Clearly, this mistrust is lousy for marketers and worse for those businesses that have quality goods and services they want to sell (and that people need). And, as a marketer trapped in a CEO’s body, it’s disappointing to hear that so few people trust me and my fellow marketers. Especially knowing that the content we create for our audience is produced with the intention of making them better at their jobs and furthering their business goals.

“Too Many Walls, Not Enough Bridges.” — Sir Isaac Newton

For those of us in the marketing game, bridging this trust gap is vital. And, like it or not, for those who are not, marketers are an essential part of the commerce equation for no other reason than they are the best, and sometimes only, line of communication between a good idea, a quality product or service, the individual who can benefit from entering into this these transactional relationships, namely: you.

Along with better self-policing as a way to build trust, marketers can apply the Advertising Classification System. This is a system I put together to apply to my own business, Instapage, but as it took shape it became clear that the system spoke directly to the needs of the buying public as well.

The newly created Advertising Personalization Classification System is advantageous to the consumer for a number of reasons. Foremost, the system arms the consumer with the ability to quickly apprehend what kinds of messages are coming their way and just as quickly discern whether or not the message is worthy of their attention. If the user decides that it is, they can then express to a brand their willingness to allow for a clear channel of communication between that brand and what they want.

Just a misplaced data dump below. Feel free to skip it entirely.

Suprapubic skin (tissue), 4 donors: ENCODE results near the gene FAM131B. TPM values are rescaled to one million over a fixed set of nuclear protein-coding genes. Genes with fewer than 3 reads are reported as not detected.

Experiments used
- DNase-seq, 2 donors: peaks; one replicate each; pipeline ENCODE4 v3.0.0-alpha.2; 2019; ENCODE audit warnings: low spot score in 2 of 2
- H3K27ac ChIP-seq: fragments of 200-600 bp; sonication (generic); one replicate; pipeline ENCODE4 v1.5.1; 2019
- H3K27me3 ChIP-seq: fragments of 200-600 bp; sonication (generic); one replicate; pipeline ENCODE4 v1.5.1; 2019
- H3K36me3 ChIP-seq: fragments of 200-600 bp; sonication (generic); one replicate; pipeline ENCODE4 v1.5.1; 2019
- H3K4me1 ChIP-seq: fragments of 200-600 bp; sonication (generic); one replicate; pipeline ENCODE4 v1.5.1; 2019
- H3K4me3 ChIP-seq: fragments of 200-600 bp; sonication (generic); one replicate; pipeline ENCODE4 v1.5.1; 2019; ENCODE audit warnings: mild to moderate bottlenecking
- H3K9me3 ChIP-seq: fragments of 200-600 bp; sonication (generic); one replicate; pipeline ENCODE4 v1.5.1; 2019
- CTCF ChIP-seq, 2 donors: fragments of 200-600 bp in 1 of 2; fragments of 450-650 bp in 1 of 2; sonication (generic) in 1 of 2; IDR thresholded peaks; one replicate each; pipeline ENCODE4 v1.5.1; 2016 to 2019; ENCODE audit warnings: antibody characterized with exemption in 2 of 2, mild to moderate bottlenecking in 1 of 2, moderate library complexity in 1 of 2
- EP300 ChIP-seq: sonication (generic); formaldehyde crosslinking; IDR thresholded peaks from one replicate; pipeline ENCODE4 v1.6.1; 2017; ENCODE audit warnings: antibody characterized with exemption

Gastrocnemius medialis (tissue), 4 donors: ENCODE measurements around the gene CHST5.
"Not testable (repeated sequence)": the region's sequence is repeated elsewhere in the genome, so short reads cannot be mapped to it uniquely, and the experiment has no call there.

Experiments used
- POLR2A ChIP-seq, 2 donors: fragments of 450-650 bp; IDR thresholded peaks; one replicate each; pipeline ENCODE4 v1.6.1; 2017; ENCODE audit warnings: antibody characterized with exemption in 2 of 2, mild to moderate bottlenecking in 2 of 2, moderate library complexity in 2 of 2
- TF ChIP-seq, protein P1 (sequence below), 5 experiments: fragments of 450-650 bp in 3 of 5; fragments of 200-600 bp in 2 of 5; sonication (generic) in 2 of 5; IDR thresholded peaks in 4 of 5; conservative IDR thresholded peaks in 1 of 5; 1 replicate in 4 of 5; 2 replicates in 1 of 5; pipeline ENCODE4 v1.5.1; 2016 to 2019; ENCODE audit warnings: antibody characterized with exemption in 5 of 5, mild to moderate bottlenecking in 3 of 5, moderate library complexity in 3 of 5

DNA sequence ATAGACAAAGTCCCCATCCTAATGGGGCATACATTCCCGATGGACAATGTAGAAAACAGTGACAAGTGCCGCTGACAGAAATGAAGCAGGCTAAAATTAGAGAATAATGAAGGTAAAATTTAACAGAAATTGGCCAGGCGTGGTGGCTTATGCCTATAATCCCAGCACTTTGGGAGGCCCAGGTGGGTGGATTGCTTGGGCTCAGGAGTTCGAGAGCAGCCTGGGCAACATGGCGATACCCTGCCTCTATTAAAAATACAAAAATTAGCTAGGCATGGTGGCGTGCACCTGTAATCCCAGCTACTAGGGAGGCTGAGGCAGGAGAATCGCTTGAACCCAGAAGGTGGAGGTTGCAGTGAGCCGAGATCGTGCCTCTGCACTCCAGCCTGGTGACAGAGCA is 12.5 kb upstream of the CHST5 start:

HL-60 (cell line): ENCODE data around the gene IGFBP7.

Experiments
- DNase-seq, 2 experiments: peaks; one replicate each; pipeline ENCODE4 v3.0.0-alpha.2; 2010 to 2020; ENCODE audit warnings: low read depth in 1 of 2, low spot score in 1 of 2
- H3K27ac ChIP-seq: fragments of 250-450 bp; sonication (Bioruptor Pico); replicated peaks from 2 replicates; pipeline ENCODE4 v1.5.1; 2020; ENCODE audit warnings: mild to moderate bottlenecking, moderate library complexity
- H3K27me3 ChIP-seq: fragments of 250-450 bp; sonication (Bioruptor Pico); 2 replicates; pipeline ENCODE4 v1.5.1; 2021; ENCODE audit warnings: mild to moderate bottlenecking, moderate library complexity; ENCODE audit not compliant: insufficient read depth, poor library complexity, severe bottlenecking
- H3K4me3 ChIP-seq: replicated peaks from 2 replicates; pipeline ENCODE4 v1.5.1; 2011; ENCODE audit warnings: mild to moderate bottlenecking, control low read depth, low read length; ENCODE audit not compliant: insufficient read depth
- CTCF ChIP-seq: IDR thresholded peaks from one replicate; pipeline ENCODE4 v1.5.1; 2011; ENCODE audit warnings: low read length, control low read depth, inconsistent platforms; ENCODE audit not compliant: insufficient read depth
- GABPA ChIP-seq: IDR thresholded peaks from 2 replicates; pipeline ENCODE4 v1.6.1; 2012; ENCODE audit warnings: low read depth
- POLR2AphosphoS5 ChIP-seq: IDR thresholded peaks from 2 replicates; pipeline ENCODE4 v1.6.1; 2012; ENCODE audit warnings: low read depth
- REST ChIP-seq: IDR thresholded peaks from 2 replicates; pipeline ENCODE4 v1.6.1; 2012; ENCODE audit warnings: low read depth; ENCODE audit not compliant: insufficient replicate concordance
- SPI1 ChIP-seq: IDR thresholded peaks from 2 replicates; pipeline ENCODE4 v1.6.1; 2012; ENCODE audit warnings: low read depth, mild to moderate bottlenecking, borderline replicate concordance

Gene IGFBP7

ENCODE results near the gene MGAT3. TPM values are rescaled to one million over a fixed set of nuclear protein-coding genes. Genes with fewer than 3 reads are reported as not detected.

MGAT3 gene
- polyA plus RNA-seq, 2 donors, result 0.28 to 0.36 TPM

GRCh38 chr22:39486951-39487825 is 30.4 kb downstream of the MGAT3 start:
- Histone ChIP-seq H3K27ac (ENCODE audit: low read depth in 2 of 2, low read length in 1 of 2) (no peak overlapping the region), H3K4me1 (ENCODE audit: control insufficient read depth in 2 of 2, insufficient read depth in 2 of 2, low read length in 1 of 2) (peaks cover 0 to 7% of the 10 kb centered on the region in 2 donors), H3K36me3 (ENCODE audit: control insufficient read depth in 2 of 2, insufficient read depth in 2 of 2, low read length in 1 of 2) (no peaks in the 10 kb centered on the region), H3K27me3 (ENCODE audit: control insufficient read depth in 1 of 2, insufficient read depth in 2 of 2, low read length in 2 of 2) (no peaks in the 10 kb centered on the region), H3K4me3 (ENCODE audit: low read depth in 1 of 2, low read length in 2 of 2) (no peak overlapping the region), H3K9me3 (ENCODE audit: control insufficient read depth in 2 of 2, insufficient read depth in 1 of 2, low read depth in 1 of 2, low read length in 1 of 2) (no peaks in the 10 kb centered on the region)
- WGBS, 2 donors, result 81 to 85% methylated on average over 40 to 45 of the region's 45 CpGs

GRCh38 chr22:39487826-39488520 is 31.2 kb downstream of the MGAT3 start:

My new system is fed or informed by Advertising Personalization; the act of using insights into who a customer might be to increase the relevancy of an ad. These insights can be as simple as human wants/needs, geolocation, and basic demographic information, to more specific insights such as a niche interest, buying intent, and even behavioral patterns as specific as your political sympathies or interest level in the local sports teams.

The system has five levels and is fully elaborated here, and a beautiful infographic can be found here.

In this article, and others to follow, I’m going to take a closer look at each level of my Advertising Personalization Classification System and assess how each level works. When properly applied, the insights gained from these discussions can applied by consumers as a way to either regain their trust in marketing or, at least, help them better understand how the ads they’re seeing are trying to get them to take action.

Level 0 Need or Want Personalization

Think of Level 0 as a baseline.